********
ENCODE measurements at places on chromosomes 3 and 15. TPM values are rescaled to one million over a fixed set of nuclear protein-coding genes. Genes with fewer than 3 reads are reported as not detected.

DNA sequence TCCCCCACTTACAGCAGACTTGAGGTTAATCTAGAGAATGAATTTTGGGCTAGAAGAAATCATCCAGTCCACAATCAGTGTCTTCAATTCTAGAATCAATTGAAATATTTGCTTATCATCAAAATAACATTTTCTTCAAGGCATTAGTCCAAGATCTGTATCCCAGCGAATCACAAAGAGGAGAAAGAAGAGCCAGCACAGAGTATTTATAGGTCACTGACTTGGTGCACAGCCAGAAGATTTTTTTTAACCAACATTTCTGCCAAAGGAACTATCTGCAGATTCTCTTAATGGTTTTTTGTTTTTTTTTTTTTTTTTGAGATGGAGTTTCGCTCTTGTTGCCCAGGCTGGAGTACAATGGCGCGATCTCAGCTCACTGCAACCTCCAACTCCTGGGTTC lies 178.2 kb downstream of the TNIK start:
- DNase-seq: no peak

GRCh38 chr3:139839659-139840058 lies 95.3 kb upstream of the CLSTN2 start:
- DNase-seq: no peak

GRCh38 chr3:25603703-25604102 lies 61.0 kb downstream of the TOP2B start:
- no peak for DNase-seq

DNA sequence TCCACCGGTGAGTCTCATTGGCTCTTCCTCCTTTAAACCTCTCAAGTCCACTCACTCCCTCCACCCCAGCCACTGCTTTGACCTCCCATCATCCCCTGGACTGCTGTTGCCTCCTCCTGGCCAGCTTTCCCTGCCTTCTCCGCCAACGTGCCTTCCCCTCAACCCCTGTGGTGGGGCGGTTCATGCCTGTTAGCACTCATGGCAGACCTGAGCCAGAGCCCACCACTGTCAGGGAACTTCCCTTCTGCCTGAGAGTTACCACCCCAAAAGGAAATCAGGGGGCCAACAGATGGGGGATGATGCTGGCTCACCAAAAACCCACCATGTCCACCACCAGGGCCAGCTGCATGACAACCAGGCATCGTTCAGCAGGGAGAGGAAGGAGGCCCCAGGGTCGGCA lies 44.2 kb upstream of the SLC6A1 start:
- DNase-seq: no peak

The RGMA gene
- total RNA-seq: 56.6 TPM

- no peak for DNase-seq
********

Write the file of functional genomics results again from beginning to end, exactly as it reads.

ENCODE measurements at places on chromosomes 3 and 15. TPM values are rescaled to one million over a fixed set of nuclear protein-coding genes. Genes with fewer than 3 reads are reported as not detected.

DNA sequence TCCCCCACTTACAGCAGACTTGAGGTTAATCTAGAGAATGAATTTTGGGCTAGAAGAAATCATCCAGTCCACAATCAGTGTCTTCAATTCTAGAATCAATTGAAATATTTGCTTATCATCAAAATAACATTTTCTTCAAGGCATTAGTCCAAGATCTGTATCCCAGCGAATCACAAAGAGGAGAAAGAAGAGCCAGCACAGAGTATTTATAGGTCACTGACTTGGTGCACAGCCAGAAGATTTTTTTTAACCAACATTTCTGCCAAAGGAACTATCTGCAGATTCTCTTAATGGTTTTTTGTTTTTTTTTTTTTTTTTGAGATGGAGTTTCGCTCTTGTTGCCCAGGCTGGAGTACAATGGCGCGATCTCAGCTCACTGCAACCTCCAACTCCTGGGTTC lies 178.2 kb downstream of the TNIK start:
- DNase-seq: no peak

GRCh38 chr3:139839659-139840058 lies 95.3 kb upstream of the CLSTN2 start:
- DNase-seq: no peak

GRCh38 chr3:25603703-25604102 lies 61.0 kb downstream of the TOP2B start:
- no peak for DNase-seq

DNA sequence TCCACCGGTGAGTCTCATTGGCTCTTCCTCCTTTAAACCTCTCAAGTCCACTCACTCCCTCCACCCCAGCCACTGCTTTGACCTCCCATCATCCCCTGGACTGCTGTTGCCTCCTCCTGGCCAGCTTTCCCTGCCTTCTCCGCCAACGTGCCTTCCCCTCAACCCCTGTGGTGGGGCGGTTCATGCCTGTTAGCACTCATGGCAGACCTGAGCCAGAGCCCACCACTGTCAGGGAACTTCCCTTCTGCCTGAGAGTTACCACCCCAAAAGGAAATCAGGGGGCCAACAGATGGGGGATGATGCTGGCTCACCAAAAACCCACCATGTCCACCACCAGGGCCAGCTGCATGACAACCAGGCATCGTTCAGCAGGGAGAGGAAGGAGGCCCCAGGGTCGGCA lies 44.2 kb upstream of the SLC6A1 start:
- DNase-seq: no peak

The RGMA gene
- total RNA-seq: 56.6 TPM

- no peak for DNase-seq